James Newton


In Context 04.16

The location of a building is one of the factors that will have the greatest impact upon its design. The existing conditions, local history, culture and climate will all impact by providing cues and boundaries in the design process thereby playing a large part in decisions on orientation, scale, form and materials.  Once complete the building then has an impact of its own upon the surroundings as part of an ongoing relationship.  Is it complimentary or intrusive, sympathetic with or in contrast to its neighbours, has it improved the situation?

How photographs can show this relationship is something I have been thinking about recently and I have a dedicated section on my website to showing buildings in context. Within these images several key themes emerge which can be considered when photographing architecture.


1 – Activity

The Jerwood Gallery Hastings is a lovely building for many reasons, but I think a major factor is how sympathetic it is with its surroundings. Its location is an area called ‘The Stade’ which is a launch/landing area for fishing boats, simple huts and ‘Net Shops’ (tall black wooden sheds) are the local vernacular and illustrate how to make best use of limited space. In terms of ‘use’ this is a building that is out of place, an art gallery amongst fishing huts (congratulations to HAT Projects for taking this on let alone succeeding!) So the fact that the building sits quietly amongst its humble neighbours shows sensitivity to activity – fishing – an activity that has been taking place on the site for hundreds of years. The new building honours and respects this through its scale, form and materials (the black ceramic tiles are especially good) and the best ‘views’ are those looking out from the galleries towards the surroundings, not those looking back towards the building.


 2 – Viewpoint (taking a step back)

Swindon Triangle is described by architects Glenn Howells as ‘a contemporary and sustainable re-interpretation of Swindon’s 19th century railway town vernacular’. There is a wonderful ordinariness to it, simple well designed housing for people to live in. The site is set up to encourage a sense of community amongst the residents, but it is the views from outside that show the integration with the existing houses in terms of scale, roof form and particularly colour. Ordinary housing requires ordinary everyday viewpoints.  At first glance these might suggest that the project is not shown clearly, but actually they can clearly show a fundamental design element.


 3 – Proportion (less is more)

How much (or how little) of a building needs to be in the photograph? In the case of ‘Signal Box’ in Basel by Herzog & de Meuron I had a go at ‘how little’. By focusing on the surroundings as much as/more than the building itself it is possible to illustrate what the building is for (operating train signals), why the building looks like it does (functional/industrial location), form and material choices (taking cues from the railway lines) and scale (elevated viewpoint across lines).  Another signal box (no.4) is also visible in the distance showing that this is not a stand alone building, but one of two or one of many. Indeed the architect explains that ‘now completed, Signal Box 4 has been so well optimized that it has become a prototype that can be erected, like a standardized structure, in all the urban regions of Switzerland. The use of such a similar structure throughout Switzerland would dovetail with a vision of the country as one single urban landscape.’ So showing less of the building can indeed show more (about it).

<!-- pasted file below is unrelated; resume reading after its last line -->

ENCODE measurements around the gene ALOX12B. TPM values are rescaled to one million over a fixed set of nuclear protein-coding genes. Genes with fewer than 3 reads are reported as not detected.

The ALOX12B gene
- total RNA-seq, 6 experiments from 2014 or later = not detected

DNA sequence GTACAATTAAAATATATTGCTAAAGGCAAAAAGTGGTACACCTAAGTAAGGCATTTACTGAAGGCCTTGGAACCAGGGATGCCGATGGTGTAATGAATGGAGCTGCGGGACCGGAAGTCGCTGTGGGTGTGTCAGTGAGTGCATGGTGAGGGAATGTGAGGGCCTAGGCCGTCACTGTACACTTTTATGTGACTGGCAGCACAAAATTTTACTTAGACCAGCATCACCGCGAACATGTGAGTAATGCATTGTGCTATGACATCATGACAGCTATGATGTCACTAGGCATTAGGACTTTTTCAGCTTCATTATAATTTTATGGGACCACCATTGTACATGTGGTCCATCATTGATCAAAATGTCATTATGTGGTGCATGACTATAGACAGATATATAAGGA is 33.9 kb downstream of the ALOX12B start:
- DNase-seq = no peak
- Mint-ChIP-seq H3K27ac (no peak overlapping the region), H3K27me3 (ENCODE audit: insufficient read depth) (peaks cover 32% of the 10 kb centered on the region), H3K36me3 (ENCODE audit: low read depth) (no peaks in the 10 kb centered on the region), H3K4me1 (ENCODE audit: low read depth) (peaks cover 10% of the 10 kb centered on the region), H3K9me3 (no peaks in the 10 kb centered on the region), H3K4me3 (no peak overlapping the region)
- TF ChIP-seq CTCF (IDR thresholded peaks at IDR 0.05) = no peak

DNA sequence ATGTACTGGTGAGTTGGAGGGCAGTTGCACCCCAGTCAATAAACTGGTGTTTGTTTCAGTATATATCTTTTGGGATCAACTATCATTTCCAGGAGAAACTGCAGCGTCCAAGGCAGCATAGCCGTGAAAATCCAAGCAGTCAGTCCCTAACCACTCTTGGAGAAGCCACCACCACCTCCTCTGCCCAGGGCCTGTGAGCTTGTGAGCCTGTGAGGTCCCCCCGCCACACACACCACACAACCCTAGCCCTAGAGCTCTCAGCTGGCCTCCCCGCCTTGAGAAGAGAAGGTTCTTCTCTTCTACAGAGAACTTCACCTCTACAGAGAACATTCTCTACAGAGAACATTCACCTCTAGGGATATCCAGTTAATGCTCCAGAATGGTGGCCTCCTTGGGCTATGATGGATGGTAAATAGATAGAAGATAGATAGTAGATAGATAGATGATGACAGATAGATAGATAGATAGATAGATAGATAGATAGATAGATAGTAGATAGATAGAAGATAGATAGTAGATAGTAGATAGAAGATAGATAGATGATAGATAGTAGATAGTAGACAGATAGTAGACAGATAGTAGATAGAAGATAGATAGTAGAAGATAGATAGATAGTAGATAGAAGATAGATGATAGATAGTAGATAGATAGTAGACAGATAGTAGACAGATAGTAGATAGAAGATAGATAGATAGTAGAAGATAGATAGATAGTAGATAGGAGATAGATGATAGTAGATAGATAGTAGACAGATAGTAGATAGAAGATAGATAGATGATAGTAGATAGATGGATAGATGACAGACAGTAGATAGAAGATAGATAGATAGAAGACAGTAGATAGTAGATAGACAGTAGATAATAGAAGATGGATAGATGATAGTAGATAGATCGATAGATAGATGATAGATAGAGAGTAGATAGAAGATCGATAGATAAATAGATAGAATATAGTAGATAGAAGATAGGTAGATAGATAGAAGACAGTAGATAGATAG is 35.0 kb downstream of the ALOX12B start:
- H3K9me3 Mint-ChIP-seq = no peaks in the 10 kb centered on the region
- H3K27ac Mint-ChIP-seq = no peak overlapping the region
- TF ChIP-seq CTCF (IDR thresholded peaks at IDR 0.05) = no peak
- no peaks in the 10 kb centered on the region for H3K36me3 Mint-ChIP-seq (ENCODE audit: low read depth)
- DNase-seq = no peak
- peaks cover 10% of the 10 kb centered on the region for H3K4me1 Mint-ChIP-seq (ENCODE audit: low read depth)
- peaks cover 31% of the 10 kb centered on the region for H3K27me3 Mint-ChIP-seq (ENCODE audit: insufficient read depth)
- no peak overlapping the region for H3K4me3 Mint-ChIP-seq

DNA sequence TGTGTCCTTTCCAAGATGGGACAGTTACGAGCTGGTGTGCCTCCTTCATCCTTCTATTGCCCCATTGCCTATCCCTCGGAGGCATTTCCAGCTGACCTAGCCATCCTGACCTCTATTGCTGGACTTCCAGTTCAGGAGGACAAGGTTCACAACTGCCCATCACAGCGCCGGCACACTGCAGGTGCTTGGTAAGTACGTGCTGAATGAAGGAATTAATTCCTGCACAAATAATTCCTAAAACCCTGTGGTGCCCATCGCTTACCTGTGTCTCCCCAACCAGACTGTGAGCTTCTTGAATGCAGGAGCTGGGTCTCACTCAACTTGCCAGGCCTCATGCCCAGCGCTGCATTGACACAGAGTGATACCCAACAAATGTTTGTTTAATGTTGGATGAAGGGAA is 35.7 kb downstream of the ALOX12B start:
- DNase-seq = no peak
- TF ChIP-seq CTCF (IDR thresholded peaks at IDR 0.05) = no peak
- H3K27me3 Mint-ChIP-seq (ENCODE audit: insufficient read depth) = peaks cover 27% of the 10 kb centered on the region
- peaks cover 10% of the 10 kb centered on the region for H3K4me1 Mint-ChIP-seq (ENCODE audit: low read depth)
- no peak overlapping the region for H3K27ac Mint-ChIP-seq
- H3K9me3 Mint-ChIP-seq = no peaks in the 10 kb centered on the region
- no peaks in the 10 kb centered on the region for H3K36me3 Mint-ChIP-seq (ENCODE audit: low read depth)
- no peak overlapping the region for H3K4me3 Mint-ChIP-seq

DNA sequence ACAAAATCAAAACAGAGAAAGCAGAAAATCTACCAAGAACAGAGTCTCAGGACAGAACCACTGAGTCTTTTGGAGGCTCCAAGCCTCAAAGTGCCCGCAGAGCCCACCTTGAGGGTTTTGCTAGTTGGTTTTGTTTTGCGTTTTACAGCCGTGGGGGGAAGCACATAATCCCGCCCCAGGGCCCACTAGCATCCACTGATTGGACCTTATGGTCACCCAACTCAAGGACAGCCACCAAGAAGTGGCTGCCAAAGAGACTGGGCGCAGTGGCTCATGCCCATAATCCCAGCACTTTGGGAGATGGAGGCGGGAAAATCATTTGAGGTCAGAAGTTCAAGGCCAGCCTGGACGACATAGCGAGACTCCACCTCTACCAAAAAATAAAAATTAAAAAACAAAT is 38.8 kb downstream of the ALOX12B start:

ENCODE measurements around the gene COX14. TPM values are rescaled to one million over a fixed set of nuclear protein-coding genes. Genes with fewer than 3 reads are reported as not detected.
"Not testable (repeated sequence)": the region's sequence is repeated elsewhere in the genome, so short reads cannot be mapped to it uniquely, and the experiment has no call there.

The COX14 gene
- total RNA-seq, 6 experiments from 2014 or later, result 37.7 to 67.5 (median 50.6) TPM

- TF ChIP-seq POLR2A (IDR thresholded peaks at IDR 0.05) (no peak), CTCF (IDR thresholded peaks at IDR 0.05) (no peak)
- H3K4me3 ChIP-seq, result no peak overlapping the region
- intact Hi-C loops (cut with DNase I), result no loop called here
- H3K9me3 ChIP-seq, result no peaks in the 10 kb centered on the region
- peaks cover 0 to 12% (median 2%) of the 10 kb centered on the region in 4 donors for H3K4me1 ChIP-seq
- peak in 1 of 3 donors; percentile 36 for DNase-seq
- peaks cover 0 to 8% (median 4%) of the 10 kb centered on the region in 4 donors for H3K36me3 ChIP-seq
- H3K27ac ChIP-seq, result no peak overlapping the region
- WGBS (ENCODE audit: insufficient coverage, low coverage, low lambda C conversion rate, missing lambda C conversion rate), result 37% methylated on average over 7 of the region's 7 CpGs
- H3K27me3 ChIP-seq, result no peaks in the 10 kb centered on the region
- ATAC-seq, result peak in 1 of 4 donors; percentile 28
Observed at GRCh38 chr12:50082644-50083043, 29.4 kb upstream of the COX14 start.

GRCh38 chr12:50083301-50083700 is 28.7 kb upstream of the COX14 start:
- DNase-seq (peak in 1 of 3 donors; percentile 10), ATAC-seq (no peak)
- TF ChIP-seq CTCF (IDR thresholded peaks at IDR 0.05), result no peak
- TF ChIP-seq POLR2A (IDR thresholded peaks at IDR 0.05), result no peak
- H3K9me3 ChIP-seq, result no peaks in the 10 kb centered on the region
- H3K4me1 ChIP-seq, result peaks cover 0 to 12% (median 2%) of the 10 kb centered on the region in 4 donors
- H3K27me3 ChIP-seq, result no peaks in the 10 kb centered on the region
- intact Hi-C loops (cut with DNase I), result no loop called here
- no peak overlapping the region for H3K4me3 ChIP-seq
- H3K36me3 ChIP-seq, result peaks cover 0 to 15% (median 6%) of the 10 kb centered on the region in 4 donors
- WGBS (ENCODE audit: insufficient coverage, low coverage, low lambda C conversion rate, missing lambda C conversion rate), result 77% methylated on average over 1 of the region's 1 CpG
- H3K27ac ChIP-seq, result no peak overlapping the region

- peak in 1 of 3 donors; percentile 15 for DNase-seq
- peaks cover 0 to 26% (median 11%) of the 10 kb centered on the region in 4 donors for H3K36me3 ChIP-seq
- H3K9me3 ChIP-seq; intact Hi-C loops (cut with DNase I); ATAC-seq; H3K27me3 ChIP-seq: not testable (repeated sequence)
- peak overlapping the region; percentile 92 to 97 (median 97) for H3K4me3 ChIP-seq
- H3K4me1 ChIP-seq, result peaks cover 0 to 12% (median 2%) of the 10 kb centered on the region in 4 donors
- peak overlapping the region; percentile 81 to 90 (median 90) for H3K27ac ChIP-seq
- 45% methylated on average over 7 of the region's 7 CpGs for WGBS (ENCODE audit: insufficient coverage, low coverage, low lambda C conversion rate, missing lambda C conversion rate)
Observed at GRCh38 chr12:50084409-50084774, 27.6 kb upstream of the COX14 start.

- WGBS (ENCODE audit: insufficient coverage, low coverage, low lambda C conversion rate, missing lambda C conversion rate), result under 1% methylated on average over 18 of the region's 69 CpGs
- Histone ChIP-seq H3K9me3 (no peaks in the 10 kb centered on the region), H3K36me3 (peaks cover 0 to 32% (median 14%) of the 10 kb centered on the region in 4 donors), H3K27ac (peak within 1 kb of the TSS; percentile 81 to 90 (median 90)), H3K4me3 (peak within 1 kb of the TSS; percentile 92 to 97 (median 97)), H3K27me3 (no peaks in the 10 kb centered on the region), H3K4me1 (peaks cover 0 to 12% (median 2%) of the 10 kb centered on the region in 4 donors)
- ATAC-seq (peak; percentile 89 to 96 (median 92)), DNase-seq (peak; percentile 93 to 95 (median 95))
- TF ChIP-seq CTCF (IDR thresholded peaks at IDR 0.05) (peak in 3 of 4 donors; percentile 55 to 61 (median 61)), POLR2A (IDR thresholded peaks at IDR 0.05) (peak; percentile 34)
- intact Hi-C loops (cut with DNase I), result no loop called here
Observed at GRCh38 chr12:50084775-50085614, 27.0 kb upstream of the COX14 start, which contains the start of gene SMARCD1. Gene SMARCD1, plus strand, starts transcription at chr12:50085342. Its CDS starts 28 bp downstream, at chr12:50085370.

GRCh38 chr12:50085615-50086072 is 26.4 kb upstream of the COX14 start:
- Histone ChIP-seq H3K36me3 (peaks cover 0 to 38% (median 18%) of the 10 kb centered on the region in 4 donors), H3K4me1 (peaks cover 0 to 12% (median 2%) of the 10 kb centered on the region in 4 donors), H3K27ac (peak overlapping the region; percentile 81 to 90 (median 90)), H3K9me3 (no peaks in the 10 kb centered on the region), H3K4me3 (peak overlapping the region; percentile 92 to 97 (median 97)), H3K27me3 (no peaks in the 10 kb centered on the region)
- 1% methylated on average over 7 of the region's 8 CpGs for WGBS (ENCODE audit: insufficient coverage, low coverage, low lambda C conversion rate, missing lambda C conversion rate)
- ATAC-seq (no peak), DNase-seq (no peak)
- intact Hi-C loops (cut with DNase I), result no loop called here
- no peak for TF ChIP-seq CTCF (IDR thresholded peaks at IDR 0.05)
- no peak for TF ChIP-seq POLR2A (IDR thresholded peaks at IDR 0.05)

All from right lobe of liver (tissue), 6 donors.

4 – Light

How can light show context? I often consider light, or the question ‘what is appropriate light’ for photographing a project (which is another post in itself) and the following images make this point very simply.  They include one project that compliments its surroundings and one that stands out by contrast.

Hepworth Wakefield by David Chipperfield Architects is located in an industrial waterfront area and references surrounding warehouse style concrete buildings. Flat uniform light shows subject and surroundings in the same light and helps to show both together rather than separately. I deliberately chose to visit on an overcast day both to illustrate this point and the fact that being in Wakefield in the North of England this weather would be a more typical example of place.

Central St Giles in London by Renzo Piano Building Workshop on the other hand stands out from its surroundings by using a vibrant series of colours on the facades, not very London I’m sure you will agree! Although the architect’s website states that this ‘fits well with its urban context’ by responding to its surroundings it seems to me to ‘contrast well with its urban context’, a point that was emphasised by dramatic sunlight in the above image. By waiting for just the right moment when sunlight was falling on the orange facade and not on the foreground or adjacent buildings it was possible to show how much of a shock (be it good or bad) the use of colour in central London architecture can bring.

A building does not exist without its surroundings, so can a set of project photographs be a fair representation without showing them?  My aim is to respond to the external factors that impact upon the building so rather than look outstanding they can appear in context.